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Harvest Festival

Posted By : June Osborne Sunday 6th October 2013

Harvest Festival Sermon by The Very Reverend June Osborne DL

 

Revelation 14 v 14-18

John 6 v 25-35

 

I wonder what you think of dahlias? I’ve been discussing the subject of dahlias with several people these last few weeks and thanks to the Bishop of Ely I think I’ve had something of a conversion experience.  I was staying with the Bishop and confessed to him my long-standing prejudice against this flower. Indeed you will find no dahlias in the Deanery garden largely because my grandmother infected my attitude to them.  She would not have used the term but I suspect she thought they were vulgar and considered them to be at the unworthy end of horticulture.

So the bishop did something very clever. Instead of arguing a contrary view with me he gave me a different kind of experience. He took me to Anglesey Abbey, the National Trust property about six miles north of Cambridge which, amongst other delights, has a dahlia garden. There in a substantial arc were dozens of varieties of dahlias – from the yellow Hillcrest Hannahs to the dark red Carolina Moons. I can still see why some would call them vulgar but what I saw was their abundance, the glorious colour which is mirrored today in the flowers and produce all around us, with which we celebrate Harvest Festival. Thank you so much to our flower arranging volunteers who’ve brought that sense of abundance into our worship.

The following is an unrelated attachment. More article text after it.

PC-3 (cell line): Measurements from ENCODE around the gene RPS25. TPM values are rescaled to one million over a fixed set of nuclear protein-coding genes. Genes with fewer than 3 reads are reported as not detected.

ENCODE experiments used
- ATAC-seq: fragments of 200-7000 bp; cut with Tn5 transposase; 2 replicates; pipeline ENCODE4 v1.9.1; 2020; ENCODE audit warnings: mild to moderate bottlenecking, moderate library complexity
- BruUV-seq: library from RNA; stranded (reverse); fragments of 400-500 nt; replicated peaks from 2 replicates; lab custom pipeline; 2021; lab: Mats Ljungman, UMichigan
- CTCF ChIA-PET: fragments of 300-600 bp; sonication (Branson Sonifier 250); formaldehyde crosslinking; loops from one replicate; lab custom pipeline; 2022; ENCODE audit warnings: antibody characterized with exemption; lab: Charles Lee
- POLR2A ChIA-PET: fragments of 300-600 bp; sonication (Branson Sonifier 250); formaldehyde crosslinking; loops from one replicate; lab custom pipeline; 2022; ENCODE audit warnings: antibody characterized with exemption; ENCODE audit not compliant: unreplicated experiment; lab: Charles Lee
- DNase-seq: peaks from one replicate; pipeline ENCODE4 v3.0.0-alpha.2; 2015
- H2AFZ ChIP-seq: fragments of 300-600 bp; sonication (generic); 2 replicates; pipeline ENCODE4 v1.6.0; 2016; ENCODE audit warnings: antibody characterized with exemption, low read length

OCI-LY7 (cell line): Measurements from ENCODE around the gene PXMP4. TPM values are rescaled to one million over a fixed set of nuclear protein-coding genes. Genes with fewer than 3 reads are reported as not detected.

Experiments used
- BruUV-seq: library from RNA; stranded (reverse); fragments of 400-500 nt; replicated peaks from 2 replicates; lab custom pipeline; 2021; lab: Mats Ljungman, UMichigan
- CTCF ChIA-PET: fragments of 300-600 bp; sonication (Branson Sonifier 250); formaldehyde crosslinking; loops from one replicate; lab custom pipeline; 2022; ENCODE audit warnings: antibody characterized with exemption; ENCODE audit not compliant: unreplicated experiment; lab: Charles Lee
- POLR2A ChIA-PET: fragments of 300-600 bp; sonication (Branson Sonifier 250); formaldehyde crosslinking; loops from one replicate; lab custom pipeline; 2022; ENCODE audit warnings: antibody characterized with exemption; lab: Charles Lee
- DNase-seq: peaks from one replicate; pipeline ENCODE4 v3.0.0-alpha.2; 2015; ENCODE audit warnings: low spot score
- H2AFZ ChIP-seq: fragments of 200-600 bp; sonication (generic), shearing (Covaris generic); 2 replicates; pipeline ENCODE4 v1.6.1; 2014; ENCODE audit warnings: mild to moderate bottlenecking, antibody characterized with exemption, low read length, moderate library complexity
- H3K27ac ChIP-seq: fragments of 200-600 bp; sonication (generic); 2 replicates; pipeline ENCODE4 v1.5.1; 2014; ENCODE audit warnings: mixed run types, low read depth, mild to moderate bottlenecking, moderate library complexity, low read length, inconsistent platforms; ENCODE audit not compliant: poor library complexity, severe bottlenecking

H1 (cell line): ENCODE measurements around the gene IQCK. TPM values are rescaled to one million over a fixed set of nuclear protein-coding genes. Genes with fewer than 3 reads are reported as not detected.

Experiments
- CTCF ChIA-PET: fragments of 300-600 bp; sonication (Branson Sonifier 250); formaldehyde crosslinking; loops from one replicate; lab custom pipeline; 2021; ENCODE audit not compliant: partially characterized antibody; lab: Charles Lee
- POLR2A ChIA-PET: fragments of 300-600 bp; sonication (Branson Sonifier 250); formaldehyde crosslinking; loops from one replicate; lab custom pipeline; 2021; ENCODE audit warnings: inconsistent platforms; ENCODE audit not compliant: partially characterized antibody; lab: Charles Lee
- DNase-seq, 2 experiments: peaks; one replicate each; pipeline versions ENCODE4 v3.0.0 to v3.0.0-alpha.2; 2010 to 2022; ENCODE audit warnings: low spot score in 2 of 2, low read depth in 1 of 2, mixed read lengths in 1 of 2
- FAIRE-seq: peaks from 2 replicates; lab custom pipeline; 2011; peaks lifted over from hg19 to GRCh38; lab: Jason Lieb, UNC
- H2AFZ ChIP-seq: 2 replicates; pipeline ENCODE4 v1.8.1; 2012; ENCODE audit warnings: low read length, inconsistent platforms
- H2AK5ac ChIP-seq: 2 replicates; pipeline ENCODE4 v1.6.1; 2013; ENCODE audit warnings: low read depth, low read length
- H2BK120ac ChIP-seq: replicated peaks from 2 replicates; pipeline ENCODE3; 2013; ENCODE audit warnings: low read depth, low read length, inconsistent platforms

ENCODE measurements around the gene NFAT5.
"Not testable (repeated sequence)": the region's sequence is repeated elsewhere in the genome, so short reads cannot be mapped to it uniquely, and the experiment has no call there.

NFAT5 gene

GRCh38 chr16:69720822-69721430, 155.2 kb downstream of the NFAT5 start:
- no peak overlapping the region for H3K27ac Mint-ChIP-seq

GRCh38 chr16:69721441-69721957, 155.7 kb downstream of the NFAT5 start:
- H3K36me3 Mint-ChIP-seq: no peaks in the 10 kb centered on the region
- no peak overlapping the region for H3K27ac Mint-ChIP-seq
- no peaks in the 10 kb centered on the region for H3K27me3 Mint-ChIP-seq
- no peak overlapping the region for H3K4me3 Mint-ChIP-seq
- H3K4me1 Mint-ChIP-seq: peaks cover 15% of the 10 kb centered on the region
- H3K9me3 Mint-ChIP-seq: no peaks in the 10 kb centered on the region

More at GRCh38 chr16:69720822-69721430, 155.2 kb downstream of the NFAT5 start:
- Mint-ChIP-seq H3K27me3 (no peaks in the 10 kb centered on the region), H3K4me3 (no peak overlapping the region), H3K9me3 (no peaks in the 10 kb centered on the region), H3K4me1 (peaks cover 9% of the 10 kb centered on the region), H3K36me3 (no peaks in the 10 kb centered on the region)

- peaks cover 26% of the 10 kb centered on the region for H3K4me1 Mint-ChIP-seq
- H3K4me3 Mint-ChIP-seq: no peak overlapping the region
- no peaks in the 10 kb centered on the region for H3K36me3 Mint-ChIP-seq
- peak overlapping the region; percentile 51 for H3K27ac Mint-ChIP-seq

We’re invited, on this one Sunday in the year, to rejoice in the abundance of the created world; to be grateful for the harvests which bring daily sustenance to our table and amidst the very complex workings of food production to praise God for the bounty which we take for granted.  Whilst the created world is certainly full of risk and natural threats it’s also extraordinarily plentiful, showing off and wasting much of its fruit in a profligate manner, offering us more than enough for human need. At this time of year the abundance of creation is before our very eyes.

Yet that’s not the whole story and our two readings this morning remind us that it isn’t only food production and distribution which is complex: it’s the reality of what human systems do based on what we believe about the resources available to us.

We have the passage from John Chapter 6 at Harvest Festival because in this long interlude in that gospel the theme is food. The chapter begins with the feeding of the five thousand and then Jesus has repeated conversations where he tries to engage with those looking for food. He tries to distinguish between being people who’re needy for material satisfaction, and those who long for ‘true bread’ or spiritual nourishment.

“Do not work for the food that perishes, but for the food that endures for eternal life.”

Jesus reinforces our message of Harvest Festival, that God is the one who gives to us abundantly but he says, God gives the bread we need in two forms. One is ‘manna in the wilderness’ – the literal food which God provided for the people of Israel when they wandered as nomads, in search of a new land.  We too are unable to survive without such basic provisions. But the search for our material needs shouldn’t prevent us seeing that God also offers us ‘true bread’.

“The bread of God is that which comes down from heaven and gives life to the world… I am the bread of life.”

In other words,

  • God is an abundant giver.
  • Our created world reflects his generosity and we have more than enough. Every year there’s between 110% and 140% of food surplus across the globe.